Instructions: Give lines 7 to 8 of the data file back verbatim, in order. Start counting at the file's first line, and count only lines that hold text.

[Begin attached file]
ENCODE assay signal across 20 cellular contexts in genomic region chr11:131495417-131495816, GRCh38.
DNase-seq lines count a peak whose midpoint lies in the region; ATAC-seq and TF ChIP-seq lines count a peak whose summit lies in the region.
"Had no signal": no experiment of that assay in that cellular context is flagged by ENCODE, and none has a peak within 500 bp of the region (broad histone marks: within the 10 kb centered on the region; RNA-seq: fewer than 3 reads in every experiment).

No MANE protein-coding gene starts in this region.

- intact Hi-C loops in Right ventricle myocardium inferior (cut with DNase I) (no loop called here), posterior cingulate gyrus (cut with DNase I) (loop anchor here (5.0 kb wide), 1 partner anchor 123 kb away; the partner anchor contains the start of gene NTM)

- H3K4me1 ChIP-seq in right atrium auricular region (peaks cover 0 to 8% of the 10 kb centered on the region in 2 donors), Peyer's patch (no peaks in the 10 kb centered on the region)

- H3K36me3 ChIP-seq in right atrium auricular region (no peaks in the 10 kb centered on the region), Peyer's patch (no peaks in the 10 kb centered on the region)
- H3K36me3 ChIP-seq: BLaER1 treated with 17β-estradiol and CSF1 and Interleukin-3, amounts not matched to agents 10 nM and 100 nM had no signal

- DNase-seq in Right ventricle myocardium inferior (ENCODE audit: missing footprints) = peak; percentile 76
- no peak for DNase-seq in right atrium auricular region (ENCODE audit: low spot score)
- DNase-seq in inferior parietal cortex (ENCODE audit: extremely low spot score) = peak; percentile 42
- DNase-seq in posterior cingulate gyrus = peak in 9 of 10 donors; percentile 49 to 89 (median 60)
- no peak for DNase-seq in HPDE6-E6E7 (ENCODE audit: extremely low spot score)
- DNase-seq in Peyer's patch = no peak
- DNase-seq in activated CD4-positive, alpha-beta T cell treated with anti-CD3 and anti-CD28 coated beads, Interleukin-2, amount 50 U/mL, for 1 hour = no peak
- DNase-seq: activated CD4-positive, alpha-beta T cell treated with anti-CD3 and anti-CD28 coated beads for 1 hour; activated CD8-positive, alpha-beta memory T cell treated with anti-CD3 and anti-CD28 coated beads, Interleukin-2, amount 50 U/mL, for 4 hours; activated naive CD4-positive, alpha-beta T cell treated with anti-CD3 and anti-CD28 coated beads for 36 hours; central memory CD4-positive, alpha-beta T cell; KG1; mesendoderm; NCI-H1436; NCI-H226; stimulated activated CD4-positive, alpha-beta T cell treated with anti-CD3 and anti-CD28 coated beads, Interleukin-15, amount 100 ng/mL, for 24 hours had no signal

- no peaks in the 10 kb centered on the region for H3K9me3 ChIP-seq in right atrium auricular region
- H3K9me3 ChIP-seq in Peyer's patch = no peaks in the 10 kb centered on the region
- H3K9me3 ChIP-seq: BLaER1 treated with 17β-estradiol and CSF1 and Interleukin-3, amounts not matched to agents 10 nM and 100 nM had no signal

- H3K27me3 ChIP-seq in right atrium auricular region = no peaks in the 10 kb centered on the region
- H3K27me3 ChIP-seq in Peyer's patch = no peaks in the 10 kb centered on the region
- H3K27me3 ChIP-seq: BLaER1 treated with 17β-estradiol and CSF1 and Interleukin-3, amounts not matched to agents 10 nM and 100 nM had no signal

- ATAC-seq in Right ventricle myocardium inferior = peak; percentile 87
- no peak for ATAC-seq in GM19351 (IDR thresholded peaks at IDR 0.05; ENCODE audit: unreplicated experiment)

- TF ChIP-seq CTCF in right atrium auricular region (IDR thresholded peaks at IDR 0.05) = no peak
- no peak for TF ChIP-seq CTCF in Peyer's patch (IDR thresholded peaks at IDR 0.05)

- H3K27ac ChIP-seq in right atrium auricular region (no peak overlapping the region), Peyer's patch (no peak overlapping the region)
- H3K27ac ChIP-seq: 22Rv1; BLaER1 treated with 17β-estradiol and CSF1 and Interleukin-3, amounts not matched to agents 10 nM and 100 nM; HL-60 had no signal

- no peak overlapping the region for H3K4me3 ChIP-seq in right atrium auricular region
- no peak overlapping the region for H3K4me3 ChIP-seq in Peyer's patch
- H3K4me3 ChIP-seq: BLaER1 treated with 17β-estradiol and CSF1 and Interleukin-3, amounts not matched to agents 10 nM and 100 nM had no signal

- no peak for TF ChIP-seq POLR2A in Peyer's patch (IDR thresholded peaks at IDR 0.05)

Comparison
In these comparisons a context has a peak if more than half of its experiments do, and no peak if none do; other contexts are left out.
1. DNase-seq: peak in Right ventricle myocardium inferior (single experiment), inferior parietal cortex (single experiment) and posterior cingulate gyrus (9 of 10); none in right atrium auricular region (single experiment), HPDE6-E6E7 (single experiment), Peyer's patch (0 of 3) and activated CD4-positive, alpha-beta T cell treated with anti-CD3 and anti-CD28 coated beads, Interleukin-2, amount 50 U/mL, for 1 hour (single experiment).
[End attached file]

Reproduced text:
- H3K36me3 ChIP-seq in right atrium auricular region (no peaks in the 10 kb centered on the region), Peyer's patch (no peaks in the 10 kb centered on the region)
- H3K36me3 ChIP-seq: BLaER1 treated with 17β-estradiol and CSF1 and Interleukin-3, amounts not matched to agents 10 nM and 100 nM had no signal